Saturday, April 2, 2011

Nigeria's parliamentary elections postponed over ballot paper chaos

Nigeria postponed parliamentary elections until Monday after voting materials failed to arrive in many areas, a major blow to hopes of a break with a history of chaotic polls in Africa's most populous nation.

Voters had trooped early to polling stations across the country of 150 million, eager for a ballot less tainted by fraud and violence than 2007 elections that lacked credibility in the eyes of Nigerians and international observers.

The postponement brought bitter disappointment.

"Nigeria has not changed and today we have seen that," said Kingsley Eze, 23, an amateur jazz musician in Port Harcourt, hub of the oil industry which provides most of Nigeria's exports.

Confusion added to the frustration in Nigeria's biggest cities -- the commercial hub Lagos in the south and Kano in the north -- where voting went ahead in some places because election materials had arrived on time.

"It only tells how grossly incompetent we are about nearly everything," complained computer engineer Bayo Ayodele in Lagos.

"I bet you most people who were disappointed will not come back on Monday... After all, our votes don't usually count."

The parliamentary polls are seen as a test of whether Nigeria can break with a history of flawed ballots. Presidential elections are due in a week's time and governorship votes in the 36 states a week after that.

Successful elections would be another fillip for foreign investment in Nigeria and across fast-growing Africa as well as strengthening Nigeria's international clout.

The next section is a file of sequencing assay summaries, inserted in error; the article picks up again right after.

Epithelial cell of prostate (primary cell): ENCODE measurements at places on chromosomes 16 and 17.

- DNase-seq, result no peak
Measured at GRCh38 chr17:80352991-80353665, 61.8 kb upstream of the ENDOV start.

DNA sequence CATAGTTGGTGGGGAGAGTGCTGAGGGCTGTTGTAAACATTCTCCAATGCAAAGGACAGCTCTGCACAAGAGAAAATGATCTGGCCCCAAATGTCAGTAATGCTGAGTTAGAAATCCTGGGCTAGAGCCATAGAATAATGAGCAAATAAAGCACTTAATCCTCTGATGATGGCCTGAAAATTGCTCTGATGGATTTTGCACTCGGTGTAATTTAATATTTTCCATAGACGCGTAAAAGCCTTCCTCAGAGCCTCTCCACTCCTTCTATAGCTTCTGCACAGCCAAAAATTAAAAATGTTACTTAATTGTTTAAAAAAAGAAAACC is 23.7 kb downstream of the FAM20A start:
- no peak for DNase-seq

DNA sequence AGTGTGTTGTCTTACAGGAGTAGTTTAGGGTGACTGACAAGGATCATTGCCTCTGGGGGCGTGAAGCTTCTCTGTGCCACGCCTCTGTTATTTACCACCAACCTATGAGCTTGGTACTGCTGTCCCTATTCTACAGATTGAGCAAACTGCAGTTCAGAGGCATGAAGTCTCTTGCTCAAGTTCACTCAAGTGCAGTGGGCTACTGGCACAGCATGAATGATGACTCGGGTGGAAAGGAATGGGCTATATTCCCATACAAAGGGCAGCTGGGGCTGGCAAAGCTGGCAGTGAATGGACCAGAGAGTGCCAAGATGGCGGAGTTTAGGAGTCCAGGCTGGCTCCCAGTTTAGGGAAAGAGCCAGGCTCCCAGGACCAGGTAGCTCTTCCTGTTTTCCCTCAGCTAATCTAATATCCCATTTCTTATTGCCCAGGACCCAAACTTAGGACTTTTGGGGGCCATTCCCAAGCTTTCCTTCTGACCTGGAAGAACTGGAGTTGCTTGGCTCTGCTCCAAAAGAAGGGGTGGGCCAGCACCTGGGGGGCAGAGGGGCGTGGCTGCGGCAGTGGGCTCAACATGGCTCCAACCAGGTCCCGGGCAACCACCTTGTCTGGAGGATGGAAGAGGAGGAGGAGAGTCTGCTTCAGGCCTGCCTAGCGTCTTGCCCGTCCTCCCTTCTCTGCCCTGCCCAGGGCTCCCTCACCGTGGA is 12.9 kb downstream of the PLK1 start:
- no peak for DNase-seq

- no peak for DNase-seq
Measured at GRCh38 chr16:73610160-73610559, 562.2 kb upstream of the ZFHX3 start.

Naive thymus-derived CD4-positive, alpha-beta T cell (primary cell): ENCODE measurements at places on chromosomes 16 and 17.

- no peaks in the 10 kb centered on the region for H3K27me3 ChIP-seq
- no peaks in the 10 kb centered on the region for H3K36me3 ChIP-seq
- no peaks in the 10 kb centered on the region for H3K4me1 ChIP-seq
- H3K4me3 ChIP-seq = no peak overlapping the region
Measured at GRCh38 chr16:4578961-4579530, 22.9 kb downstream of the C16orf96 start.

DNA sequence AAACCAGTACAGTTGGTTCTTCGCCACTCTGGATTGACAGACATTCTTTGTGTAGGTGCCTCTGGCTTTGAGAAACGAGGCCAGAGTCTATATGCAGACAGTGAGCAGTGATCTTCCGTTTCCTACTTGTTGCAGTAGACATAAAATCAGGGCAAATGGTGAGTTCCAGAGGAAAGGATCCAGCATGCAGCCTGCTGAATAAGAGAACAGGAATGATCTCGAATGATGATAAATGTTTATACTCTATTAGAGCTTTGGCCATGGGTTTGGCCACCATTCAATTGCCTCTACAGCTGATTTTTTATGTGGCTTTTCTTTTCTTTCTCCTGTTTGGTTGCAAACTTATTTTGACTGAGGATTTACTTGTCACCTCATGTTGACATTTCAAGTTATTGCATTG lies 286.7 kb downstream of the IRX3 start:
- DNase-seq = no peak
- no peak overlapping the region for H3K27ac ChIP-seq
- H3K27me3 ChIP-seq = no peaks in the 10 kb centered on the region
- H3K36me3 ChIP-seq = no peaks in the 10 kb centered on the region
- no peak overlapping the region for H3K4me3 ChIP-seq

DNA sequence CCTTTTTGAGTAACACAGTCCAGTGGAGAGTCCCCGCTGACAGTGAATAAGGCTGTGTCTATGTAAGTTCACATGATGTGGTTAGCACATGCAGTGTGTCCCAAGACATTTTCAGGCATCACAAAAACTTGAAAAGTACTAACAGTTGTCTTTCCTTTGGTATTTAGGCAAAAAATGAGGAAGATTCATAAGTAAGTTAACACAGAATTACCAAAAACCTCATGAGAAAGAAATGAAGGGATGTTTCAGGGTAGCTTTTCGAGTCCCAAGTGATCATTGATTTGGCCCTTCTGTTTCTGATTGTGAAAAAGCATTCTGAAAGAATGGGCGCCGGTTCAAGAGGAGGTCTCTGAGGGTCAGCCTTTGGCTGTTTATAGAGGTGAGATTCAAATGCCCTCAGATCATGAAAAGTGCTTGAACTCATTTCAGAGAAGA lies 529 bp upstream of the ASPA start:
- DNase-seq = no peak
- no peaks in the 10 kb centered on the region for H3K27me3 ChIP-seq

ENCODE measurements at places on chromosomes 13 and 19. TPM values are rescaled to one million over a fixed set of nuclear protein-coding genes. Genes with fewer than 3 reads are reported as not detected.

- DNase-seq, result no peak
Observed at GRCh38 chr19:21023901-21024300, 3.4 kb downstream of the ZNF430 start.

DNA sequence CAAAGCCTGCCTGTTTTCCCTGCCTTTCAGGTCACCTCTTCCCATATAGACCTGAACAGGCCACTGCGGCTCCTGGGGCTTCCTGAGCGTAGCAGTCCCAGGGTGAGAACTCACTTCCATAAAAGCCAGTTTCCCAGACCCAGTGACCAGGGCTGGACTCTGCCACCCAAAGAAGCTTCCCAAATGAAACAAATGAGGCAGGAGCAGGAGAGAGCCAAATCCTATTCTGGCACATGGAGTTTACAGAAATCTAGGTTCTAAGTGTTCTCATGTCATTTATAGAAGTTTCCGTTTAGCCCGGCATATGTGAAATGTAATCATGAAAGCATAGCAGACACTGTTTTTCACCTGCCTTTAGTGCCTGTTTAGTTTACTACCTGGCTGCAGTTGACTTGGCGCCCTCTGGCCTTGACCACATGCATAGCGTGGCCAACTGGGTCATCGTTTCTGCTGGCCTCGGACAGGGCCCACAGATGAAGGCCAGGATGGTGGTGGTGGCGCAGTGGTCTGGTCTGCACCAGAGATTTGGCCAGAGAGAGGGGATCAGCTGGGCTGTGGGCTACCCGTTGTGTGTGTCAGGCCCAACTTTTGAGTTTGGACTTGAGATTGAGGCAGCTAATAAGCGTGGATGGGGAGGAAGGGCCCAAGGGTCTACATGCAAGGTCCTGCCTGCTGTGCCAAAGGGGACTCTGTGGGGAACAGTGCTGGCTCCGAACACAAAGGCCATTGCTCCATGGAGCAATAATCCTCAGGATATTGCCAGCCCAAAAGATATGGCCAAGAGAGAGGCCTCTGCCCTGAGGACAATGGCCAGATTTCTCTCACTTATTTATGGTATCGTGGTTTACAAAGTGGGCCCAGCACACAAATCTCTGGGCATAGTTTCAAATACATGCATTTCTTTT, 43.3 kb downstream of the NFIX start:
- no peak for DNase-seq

But failure could raise questions about how well-entrenched democracy is, more than a decade after the end of military rule.

President Goodluck Jonathan, favorite to win re-election on April 9, was among those to discover on Saturday that voting materials had not reached his home region, in the oil-producing Niger Delta. It was the same across much of Nigeria.


The head of the Independent National Electoral Commission (INEC) blamed the delay on the failure of a supplier to get materials shipped on time.

"The decision we have taken is weighty indeed but it is an important step in further ensuring the credibility of the 2011 elections," Attahiru Jega said in a televised address, adding that he was confident all would be in place on Monday.

Jega made no suggestion of any delay to the elections for the presidency or for state governors.

The electoral commission has put in place tougher measures to prevent cheating and intimidation, which raised such doubts over the last elections in 2007 that foreign observers said they may not have reflected the will of the people.

Observers from the Commonwealth, a group of mostly former British colonies, said they hoped the electoral commission would ensure there were no more problems after the postponement.

"We also call for calm and restraint on the part of all stakeholders, so that the elections can still take place in an atmosphere of peace and order," said Festus Mogae, the former president of Botswana leading the observer team.

Little violence had been reported on Saturday beyond some shooting in the volatile oil-producing Niger Delta.

The build-up to the polls had risked exposing ethnic and religious fault lines in the country roughly split between a Muslim north and Christian south but with sizeable minorities living in both regions.

There had been isolated bomb attacks on campaign rallies, riots on the edge of the Niger delta and sectarian violence in the north and center, but elsewhere observers had noted less thuggery and intimidation than in the run-up to 2007 polls.

The parliamentary elections are not as significant as those later this month, but they are fiercely contested by candidates who stand to win a pay package whose allowances alone top $1 million a year. Many Nigerians subsist on less than $2 a day.

Jonathan's ruling People's Democratic Party (PDP) is expected to see its parliamentary majority reduced. The PDP holds more than three-quarters of the 360 seats in the House of Representatives and of the 109 in the Senate.


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